The problem with such a system is that the support structure for the tools is quite bulky. This bulkiness precludes ganging the machines for simultaneously performing a plurality of closely spaced bores in a workpiece. In addition when the machine is used with a glass workpiece the slide, which is relatively close to the working area, becomes fouled with glass dust and wears at a great rate.

The clamp elements are similarly slidable. Hence they normally have the same disadvantages.

OBJECTS OF THE INVENTION

It is therefore an object of the present invention to provide an improved machine for boring a plate workpiece.

Another object is the provision of such a machine for boring a plate workpiece which overcomes the above-given disadvantages.

Yet another object is to provide a boring machine which is relatively compact, so that several such machines can be mounted closely next to one another on the same base.

SUMMARY OF THE INVENTION

These objects are attained according to the instant invention in a machine of the above-described general type which comprises a support, a lower clamp arm carried on this support and having an upper clamp surface adapted to support the workpiece, an upper clamp arm carried on the support and having a vertically displaceable lower clamp surface adapted to press the workpiece down against the upper clamp surface, a lower drill arm pivotal about a horizontal axis on the support and having an outer end provided with an upwardly directed boring tool, and an upper drill arm pivotal about a horizontal axis on the support and having an outer end provided with a downwardly directed boring tool.

Thus the machine according to the instant invention can be axially relatively short, so that several such machines can be mounted together in close juxtaposition, even on the same base, for simultaneous drilling of a plurality of closely juxtaposed holes. In addition the moving parts, that is the pivot joint, can be relatively far from the boring location, so that this part will be exposed to minimum airborne grit and will, therefore, have a relatively long service life.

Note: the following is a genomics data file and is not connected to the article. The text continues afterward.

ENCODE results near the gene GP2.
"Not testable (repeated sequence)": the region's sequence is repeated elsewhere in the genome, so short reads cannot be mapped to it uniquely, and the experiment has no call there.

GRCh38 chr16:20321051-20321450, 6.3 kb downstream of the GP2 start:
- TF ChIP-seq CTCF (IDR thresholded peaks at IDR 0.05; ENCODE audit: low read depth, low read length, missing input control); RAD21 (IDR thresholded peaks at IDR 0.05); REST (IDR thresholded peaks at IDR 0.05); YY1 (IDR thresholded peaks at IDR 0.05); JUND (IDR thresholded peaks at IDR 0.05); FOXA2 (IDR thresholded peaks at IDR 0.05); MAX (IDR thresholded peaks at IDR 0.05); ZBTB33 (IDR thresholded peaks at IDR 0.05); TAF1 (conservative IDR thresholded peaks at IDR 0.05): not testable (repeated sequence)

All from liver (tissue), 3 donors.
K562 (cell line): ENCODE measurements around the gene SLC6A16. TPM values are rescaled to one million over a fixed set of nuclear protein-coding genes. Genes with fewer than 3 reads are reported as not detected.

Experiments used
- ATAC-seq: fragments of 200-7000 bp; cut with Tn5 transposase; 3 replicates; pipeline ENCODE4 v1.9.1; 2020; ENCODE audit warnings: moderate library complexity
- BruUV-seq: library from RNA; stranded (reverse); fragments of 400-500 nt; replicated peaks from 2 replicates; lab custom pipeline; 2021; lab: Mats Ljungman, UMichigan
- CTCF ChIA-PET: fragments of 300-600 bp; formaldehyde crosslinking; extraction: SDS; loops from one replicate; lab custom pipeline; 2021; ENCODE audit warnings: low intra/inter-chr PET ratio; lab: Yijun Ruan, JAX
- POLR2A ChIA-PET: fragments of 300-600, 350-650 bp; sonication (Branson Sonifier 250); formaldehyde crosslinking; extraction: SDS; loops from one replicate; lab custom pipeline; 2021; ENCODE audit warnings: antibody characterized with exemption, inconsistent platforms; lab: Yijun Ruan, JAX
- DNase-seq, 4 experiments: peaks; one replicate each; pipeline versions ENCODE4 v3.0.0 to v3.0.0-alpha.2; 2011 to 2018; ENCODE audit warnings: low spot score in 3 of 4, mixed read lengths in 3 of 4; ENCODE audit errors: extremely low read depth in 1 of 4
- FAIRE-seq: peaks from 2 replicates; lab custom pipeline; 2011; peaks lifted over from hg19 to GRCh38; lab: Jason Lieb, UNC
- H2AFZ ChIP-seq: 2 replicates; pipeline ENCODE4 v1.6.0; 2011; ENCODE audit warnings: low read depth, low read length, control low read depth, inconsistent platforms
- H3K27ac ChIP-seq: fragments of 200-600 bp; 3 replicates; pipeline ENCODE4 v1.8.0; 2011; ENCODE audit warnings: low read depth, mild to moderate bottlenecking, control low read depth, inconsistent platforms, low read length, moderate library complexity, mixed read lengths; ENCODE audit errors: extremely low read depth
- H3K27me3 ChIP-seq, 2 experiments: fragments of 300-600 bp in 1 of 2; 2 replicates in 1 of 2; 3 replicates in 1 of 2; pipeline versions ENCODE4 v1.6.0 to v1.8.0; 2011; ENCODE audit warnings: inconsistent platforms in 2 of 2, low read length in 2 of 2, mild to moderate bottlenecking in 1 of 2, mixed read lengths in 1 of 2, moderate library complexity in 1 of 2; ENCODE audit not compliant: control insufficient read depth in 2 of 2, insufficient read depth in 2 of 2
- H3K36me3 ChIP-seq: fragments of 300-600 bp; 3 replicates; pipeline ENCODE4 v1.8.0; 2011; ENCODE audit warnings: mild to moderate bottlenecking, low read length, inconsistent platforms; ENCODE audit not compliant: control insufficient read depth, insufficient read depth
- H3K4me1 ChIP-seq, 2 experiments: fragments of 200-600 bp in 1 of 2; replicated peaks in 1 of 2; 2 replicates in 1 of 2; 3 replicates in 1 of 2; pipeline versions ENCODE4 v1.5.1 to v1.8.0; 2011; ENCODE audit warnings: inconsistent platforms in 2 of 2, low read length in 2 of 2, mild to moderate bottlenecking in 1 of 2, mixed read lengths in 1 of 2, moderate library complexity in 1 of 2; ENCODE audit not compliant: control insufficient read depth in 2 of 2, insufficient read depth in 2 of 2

According to another feature of this invention, motor means is provided for pivoting said drill arms about the axes into engagement with a workpiece clamped between the clamp arms. Similarly other motor means displaces the upper clamp arm into engagement with the workpiece. These motor means are mounted in the support of the system according to this invention.

Although a vacuum-type clamp may be employed, normally according to the present invention the upper clamp arm is pivotal about a horizontal axis also. Thus a pincer-type clamp is used which has the advantage of limited size and simplicity, while also having its joint far from the working area.

In accordance with another feature of the invention, the axes of the drill arms are coaxial. In fact the upper clamp arm according to this invention is pivotal about the axis of the drill arms, so that all of the movable parts are pivotal about a common axis on the support.

The invention is based on the realization that perfect coaxial movement of the two drilling tools is not absolutely essential. Thus the motion of these tools along large-diameter arcs has been found to produce results well within the normal range of tolerances of slide-type machines. Even with a thick--greater than 20 mm--workpiece, the machine according to this invention has been found to operate precisely enough for virtually any use. Since such a machine must normally have as deep a throat as possible, the radius of the arc along which the drilling tools move is so large compared to the workpiece thickness that the hole drilled will be indistinguishable from one drilled by a slide-type machine. What is more, the pivot joint is spaced relatively far from the working location, so that it is less likely to be fouled by the dust and chips produced by the drilling operation.

DESCRIPTION OF THE DRAWING

The above and other features and advantages will become more readily apparent from the following, reference being made to the accompanying drawing in which:

FIG. 1 is a partly schematic side view of the machine according to the instant invention in the open position; and

FIG. 2 is a view like FIG. 1 but showing the machine in the closed position.

SPECIFIC DESCRIPTION